Wind Energy to Power Google's California HQ

NextEra Energy will deliver 43 megawatts of electricity annually, enough wind energy to power Google's North Bayshore headquarters on an annual basis.

green data center

Over the years, Google has taken considerable pride in its efforts to make company data centers greener. The Internet behemoth says its data centers already use 50 percent less energy than those belonging to other companies, and it has sunk hundreds of millions of dollars over the years in making them even more environmentally friendly.

This week, Google announced another investment in clean energy that will help reduce the company's carbon footprint even further. Google has entered into a long-term agreement with NextEra Energy Resources under which the Bay Area wind farm will supply enough wind energy to power Google's North Bayshore headquarters on an annual basis.

As part of the agreement, NextEra will install new turbines at its wind farm in California's Altamont Pass that will generate an estimated 43 megawatts of electricity starting 2016. NextEra will flow the energy through the section of the California power grid that supplies electricity to Google's headquarters. The company will measure the output from NextEra's turbines against the electricity consumption at the datacenter to ensure that its energy needs are being completely offset by the wind farm.

A member of Google's press team said the company is not disclosing financial details of the new arrangement. But Google's vice president of real estate and workplace services David Radcliffe touted the agreement as the first of its kind involving a Google office facility rather than a datacenter.

"Since our first wind investment in 2010, we've developed close relationships with renewable energy providers, helping us secure renewable energy agreements like this one for our campus and data centers," Radcliffe wrote. Google currently has investments in 17 utility-scale renewable energy projects accounting for more than 1.1 gigawatt's worth of energy, he said.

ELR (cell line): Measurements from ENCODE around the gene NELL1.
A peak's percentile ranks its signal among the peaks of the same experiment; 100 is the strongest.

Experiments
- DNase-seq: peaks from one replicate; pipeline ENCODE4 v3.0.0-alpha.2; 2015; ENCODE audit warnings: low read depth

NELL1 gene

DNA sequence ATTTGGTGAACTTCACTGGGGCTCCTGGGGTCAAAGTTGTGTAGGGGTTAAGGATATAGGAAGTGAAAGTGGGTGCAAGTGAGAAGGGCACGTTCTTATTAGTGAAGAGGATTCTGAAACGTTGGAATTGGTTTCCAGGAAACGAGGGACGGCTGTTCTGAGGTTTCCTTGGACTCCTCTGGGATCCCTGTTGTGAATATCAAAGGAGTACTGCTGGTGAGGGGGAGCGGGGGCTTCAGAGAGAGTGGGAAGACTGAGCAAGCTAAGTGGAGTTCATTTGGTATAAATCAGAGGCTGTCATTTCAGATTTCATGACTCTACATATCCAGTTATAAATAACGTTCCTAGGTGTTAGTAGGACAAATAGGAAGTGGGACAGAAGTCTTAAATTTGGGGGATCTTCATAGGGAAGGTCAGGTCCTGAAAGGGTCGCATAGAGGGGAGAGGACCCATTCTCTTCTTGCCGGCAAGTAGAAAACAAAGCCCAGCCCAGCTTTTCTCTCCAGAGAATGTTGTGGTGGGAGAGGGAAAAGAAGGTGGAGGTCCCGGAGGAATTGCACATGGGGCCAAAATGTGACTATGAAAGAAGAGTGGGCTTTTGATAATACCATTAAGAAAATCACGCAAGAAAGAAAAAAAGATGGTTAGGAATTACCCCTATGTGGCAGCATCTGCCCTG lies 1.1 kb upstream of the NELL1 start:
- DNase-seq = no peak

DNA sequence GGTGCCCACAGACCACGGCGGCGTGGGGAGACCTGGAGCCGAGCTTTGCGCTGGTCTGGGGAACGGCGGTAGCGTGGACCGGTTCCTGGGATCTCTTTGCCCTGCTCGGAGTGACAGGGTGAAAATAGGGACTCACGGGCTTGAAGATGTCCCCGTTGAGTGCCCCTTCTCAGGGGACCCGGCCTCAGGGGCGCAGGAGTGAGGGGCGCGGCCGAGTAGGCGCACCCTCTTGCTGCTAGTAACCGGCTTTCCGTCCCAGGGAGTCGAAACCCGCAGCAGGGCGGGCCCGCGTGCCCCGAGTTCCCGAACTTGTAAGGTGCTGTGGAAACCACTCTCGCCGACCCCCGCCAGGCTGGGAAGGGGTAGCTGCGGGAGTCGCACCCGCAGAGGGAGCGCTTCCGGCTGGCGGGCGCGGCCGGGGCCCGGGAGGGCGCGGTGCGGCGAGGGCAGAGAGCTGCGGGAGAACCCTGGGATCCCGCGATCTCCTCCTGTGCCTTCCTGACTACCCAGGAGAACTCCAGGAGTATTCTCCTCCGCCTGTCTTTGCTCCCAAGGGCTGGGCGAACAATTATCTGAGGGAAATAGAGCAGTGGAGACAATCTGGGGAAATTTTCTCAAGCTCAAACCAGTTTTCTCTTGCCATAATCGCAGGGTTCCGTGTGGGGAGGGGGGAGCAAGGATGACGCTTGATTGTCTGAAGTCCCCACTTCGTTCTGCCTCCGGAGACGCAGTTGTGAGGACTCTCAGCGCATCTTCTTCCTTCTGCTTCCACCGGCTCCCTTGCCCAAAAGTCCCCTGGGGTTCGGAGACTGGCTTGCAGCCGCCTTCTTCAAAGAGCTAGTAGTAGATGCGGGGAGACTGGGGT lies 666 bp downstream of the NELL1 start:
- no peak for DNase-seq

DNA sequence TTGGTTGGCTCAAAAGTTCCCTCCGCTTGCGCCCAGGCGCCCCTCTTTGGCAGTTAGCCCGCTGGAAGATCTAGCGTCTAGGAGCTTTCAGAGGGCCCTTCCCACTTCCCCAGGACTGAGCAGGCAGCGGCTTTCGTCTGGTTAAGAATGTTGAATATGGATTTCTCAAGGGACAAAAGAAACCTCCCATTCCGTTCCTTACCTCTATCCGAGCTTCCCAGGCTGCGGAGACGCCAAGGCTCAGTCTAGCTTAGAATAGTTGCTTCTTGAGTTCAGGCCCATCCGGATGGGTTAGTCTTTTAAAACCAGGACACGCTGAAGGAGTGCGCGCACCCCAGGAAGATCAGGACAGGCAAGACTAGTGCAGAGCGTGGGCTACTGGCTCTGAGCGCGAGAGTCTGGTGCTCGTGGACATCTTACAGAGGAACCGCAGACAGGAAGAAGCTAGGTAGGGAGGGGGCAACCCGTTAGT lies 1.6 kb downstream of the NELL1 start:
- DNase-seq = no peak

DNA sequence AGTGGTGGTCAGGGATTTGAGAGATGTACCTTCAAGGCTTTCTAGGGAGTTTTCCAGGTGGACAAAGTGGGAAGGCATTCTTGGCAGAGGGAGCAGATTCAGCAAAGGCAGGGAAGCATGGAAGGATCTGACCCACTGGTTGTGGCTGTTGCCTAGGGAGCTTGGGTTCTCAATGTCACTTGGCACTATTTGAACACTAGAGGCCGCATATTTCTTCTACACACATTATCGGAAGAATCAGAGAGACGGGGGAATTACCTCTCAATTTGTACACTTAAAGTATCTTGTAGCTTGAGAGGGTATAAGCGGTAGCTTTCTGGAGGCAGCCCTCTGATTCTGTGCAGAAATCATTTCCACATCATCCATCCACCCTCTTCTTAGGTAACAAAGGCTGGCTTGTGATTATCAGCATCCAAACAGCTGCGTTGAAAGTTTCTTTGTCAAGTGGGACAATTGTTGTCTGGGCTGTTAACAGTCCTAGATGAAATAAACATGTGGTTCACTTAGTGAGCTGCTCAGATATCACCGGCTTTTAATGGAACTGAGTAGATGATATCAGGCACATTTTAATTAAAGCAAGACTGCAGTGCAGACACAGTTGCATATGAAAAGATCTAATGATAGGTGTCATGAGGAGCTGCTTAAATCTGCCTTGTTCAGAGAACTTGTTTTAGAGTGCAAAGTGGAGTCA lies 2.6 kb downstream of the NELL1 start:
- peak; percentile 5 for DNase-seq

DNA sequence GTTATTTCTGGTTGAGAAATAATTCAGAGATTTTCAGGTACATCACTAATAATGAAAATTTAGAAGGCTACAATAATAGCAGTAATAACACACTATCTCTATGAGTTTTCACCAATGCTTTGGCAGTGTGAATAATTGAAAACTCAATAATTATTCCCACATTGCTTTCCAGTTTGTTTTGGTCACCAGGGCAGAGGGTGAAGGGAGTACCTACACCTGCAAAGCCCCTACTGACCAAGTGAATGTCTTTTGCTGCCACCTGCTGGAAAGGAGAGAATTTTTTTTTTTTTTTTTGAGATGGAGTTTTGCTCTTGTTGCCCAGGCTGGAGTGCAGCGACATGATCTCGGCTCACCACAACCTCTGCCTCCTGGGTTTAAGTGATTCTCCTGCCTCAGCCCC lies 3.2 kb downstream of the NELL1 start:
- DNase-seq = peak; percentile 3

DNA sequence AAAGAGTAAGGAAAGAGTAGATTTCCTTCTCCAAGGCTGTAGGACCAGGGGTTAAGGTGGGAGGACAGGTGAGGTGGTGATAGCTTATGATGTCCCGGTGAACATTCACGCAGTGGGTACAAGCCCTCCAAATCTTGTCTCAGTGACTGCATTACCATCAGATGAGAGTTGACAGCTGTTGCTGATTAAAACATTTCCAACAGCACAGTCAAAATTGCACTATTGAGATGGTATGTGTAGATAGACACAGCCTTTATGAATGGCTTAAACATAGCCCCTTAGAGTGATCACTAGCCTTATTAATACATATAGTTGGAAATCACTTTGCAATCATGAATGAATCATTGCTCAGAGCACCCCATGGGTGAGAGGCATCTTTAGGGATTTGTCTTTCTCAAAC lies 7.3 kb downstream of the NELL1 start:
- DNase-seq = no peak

The new Google partnership will allow NextEra to completely revamp its current 1980s era wind farm at Altamont Pass, Radcliffe added. The farm, which was a test bed for the first large-scale deployment of wind energy technology in the United States, will replace its 370 existing wind turbines with 24 new turbines that will be capable of addressing Google's annual energy needs at its North Bayshore headquarters.

The NextEra investment is the second major green energy project that Google has announced in recent months. Last September, Google disclosed plans to sink more than $700 million in a new "hyper efficient" data center in Eemshaven, the Netherlands. The data center will be 'free-cooled' meaning it will use cool air and gray water to cool data center servers. The company has said it plans to run the datacenter on renewable energy.

Google has three other similar facilities in Europe and the company plans on building three more in Dublin, Hamina, Finland and St. Ghislain, Belgium.

Google's efforts to cut energy costs, particularly at its datacenters address a critical need.

The environmental group, the Natural Resources Defense Council, has pointed to data centers as being one of the largest and fastest growing energy consumers in the U.S. The Council estimates that U.S. data centers consumed a staggering 91 billion kilowatt-hours of electricity in 2013, or roughly enough energy to power all households in New York city twice over. It estimates that energy consumption by data centers is on track to reach 140 billion kilowatt-hours by 2012.

"Some large server farms operated by well-known Internet brands provide shining examples of ultra-efficient data centers," the council had noted in an apparent nod to the efforts of companies like Google. "Yet small, medium and corporate data centers are responsible for the vast majority of data center energy consumption and are generally much less efficient."

Jaikumar Vijayan

Jaikumar Vijayan

Vijayan is an award-winning independent journalist and tech content creation specialist covering data security and privacy, business intelligence, big data and data analytics.